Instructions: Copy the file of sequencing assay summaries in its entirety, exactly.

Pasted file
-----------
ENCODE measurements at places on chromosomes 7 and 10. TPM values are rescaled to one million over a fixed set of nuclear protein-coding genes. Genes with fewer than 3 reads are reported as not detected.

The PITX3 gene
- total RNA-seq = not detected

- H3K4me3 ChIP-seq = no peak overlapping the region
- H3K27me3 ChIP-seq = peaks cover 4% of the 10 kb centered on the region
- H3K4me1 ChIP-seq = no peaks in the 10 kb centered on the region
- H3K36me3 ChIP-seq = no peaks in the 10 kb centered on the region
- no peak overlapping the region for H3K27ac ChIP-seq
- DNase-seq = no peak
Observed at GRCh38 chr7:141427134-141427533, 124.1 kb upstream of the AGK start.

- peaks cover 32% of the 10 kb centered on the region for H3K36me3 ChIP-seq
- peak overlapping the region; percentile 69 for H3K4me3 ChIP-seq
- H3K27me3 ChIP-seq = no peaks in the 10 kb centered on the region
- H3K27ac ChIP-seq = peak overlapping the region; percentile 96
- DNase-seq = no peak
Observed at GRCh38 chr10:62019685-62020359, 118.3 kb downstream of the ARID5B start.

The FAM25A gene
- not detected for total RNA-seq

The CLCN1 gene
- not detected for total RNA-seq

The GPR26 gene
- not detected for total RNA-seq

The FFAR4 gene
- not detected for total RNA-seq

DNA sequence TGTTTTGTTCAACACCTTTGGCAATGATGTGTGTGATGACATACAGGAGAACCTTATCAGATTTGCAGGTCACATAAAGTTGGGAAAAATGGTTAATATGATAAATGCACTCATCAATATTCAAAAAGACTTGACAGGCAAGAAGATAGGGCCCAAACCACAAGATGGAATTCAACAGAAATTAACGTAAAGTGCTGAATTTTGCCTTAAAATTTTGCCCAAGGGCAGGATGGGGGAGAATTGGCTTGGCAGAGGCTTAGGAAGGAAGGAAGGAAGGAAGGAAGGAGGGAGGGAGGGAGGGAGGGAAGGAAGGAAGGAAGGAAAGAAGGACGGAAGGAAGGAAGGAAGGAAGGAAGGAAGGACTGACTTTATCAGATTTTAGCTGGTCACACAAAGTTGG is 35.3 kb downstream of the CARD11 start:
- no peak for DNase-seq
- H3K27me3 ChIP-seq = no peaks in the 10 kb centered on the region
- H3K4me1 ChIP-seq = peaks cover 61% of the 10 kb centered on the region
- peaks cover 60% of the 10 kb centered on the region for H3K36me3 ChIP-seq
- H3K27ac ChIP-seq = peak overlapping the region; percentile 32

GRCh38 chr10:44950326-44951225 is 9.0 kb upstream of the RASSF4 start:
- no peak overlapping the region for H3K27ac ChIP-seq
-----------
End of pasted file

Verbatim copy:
ENCODE measurements at places on chromosomes 7 and 10. TPM values are rescaled to one million over a fixed set of nuclear protein-coding genes. Genes with fewer than 3 reads are reported as not detected.

The PITX3 gene
- total RNA-seq = not detected

- H3K4me3 ChIP-seq = no peak overlapping the region
- H3K27me3 ChIP-seq = peaks cover 4% of the 10 kb centered on the region
- H3K4me1 ChIP-seq = no peaks in the 10 kb centered on the region
- H3K36me3 ChIP-seq = no peaks in the 10 kb centered on the region
- no peak overlapping the region for H3K27ac ChIP-seq
- DNase-seq = no peak
Observed at GRCh38 chr7:141427134-141427533, 124.1 kb upstream of the AGK start.

- peaks cover 32% of the 10 kb centered on the region for H3K36me3 ChIP-seq
- peak overlapping the region; percentile 69 for H3K4me3 ChIP-seq
- H3K27me3 ChIP-seq = no peaks in the 10 kb centered on the region
- H3K27ac ChIP-seq = peak overlapping the region; percentile 96
- DNase-seq = no peak
Observed at GRCh38 chr10:62019685-62020359, 118.3 kb downstream of the ARID5B start.

The FAM25A gene
- not detected for total RNA-seq

The CLCN1 gene
- not detected for total RNA-seq

The GPR26 gene
- not detected for total RNA-seq

The FFAR4 gene
- not detected for total RNA-seq

DNA sequence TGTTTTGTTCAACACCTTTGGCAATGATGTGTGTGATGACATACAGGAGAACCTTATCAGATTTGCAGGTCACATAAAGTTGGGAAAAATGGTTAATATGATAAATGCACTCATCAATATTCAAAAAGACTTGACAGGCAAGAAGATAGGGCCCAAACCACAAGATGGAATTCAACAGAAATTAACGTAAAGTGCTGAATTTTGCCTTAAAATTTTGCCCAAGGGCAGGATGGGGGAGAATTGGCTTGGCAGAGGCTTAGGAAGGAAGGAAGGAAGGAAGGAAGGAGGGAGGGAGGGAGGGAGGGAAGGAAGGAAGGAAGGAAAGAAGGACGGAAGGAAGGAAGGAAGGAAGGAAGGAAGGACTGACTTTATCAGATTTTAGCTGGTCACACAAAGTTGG is 35.3 kb downstream of the CARD11 start:
- no peak for DNase-seq
- H3K27me3 ChIP-seq = no peaks in the 10 kb centered on the region
- H3K4me1 ChIP-seq = peaks cover 61% of the 10 kb centered on the region
- peaks cover 60% of the 10 kb centered on the region for H3K36me3 ChIP-seq
- H3K27ac ChIP-seq = peak overlapping the region; percentile 32

GRCh38 chr10:44950326-44951225 is 9.0 kb upstream of the RASSF4 start:
- no peak overlapping the region for H3K27ac ChIP-seq